About Us: Past Presidents

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Historical Spelman

Lucy Hale Tapley

Elected Spelman College's third president, Lucy Hale Tapley's love, dedication, and service to Spelman spanned 37 years and continued to elevate the founders' mission of educational opportunity and academic excellence for Black women. 

Lucy Tapley was born in Maine where she attended school in Brookville and then at Buckport Seminary. In 1890, she assumed her first role at Spelman Seminary as an English and arithmetic teacher. She became principal and led the elementary school before she took the reins of the Teachers Professional Course in 1903. Her work in teacher training and influence in rural communities was well-known and heralded throughout the South. Tapley also served Spelman as superintendent of the Normal Department and as the dean of the Seminary. In 1910, she was appointed Spelman Seminary president by the school's Board of Trustees following the death of President Harriet Giles in 1909.

Spelman continued to flourish during the 17 years Tapley was in office. When the public sector began to provide more primary and secondary schooling for Black children, it afforded Spelman the opportunity to focus on higher education. Tapley was instrumental in eliminating the school’s debt and grew the annual budget from less than $35,000 to nearly $140,000. She championed for Spelman’s independence by recommending a treasure to the trustees as well as the transfer of the financial administration from the American Baptist Home Mission Society to the school. Also, with the addition of Tapley Hall, the institution could operate solely on Spelman's campus.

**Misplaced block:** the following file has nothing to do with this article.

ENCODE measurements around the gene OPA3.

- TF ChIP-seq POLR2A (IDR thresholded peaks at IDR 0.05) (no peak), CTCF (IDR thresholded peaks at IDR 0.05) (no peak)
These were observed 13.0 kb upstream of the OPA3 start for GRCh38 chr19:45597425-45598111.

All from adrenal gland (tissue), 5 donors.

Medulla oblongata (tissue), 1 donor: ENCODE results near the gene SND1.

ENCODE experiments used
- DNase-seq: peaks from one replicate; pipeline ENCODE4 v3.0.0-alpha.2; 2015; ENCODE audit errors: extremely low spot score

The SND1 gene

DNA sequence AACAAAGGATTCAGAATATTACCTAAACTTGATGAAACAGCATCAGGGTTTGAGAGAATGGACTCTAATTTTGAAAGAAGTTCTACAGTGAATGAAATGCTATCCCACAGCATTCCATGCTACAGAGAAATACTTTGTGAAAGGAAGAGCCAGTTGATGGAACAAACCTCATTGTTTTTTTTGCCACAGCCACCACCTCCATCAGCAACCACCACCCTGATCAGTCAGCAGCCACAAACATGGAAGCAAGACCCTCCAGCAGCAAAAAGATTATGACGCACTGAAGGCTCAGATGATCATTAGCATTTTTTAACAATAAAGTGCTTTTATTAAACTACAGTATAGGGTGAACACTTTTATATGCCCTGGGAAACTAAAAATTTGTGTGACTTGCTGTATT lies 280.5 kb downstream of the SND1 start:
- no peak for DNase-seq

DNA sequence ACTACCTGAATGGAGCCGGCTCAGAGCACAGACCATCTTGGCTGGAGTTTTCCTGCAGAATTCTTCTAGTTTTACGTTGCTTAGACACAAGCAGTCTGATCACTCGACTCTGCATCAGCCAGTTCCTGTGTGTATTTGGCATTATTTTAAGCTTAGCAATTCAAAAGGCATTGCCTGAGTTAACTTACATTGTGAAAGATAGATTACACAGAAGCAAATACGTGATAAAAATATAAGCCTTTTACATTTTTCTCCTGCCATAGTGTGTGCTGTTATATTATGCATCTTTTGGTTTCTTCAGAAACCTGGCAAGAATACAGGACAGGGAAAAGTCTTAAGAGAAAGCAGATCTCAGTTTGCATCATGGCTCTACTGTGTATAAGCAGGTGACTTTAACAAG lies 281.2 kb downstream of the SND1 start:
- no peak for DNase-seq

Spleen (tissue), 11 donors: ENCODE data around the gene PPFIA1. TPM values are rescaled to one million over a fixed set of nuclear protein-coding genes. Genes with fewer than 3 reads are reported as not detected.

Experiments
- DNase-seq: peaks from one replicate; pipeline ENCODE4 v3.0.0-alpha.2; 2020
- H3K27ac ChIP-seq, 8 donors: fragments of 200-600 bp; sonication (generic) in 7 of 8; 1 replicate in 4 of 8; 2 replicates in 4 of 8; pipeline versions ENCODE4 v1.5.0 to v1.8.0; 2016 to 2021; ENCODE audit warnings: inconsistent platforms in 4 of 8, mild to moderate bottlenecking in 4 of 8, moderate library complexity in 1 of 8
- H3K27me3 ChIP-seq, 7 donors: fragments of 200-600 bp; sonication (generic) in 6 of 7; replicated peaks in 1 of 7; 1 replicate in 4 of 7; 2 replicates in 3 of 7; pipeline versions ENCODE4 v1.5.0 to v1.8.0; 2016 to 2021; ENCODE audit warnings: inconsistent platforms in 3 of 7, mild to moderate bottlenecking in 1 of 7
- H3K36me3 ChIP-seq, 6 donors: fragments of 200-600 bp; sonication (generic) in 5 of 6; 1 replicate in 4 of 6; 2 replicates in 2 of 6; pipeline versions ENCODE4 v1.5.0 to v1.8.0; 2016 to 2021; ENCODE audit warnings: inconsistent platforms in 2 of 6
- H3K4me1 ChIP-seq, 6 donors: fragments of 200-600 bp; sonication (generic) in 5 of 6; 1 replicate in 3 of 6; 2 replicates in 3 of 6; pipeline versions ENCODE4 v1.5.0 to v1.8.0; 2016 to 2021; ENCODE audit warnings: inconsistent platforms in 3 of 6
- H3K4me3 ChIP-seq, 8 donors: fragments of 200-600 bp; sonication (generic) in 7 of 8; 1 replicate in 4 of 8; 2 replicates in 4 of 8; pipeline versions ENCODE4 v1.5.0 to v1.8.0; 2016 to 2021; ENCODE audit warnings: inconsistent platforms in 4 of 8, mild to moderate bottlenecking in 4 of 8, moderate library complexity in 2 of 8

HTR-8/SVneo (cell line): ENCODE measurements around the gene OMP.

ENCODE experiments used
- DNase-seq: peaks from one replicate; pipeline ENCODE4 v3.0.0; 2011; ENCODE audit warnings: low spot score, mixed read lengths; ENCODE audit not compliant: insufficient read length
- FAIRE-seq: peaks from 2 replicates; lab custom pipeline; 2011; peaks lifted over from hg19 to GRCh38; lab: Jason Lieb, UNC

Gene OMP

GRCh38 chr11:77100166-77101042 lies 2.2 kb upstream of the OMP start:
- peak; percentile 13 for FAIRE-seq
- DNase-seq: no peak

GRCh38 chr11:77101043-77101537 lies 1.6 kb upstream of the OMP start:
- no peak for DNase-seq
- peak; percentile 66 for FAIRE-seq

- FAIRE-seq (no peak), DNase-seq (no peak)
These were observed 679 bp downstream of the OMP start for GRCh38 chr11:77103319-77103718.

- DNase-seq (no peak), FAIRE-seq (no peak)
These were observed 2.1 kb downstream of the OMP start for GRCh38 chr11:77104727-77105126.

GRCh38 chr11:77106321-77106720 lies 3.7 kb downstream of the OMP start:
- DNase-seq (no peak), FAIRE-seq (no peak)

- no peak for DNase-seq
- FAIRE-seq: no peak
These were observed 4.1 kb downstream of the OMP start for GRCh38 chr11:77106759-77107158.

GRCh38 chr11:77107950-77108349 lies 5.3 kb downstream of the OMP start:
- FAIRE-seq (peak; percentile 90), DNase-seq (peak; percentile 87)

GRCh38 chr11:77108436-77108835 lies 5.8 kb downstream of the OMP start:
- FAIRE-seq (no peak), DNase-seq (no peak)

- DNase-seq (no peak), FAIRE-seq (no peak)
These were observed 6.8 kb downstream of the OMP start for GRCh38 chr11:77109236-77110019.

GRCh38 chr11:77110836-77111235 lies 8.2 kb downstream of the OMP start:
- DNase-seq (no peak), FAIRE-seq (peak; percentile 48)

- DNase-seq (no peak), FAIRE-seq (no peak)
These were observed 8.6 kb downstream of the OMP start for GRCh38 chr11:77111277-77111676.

After a stellar career at Spelman, Tapley retired in 1927. She was named President Emerita by the Board of Trustees and returned to her home in Maine. She died in 1932.

Historical Highlights Under Tapley's Leadership

  • In 1910, the Granddaughters Club was organized.
  • There were three buildings dedicated during Tapley's presidency – Bessie Strong Hall dedicated in 1917; Laura Spelman Rockefeller Memorial Building dedicated in 1918; and Tapley Hall dedicated in her honor in 1925.
  • The Department of Home Economics was introduced in 1918.
  • The student publication, The Campus Mirror, was created.
  • Spelman Seminary officially became Spelman College in 1924.
  • Spelman received an "A" rating from the State of Georgia and the Association of Colleges for Negro Youth.
  • More than 1,000 students received degrees and diplomas.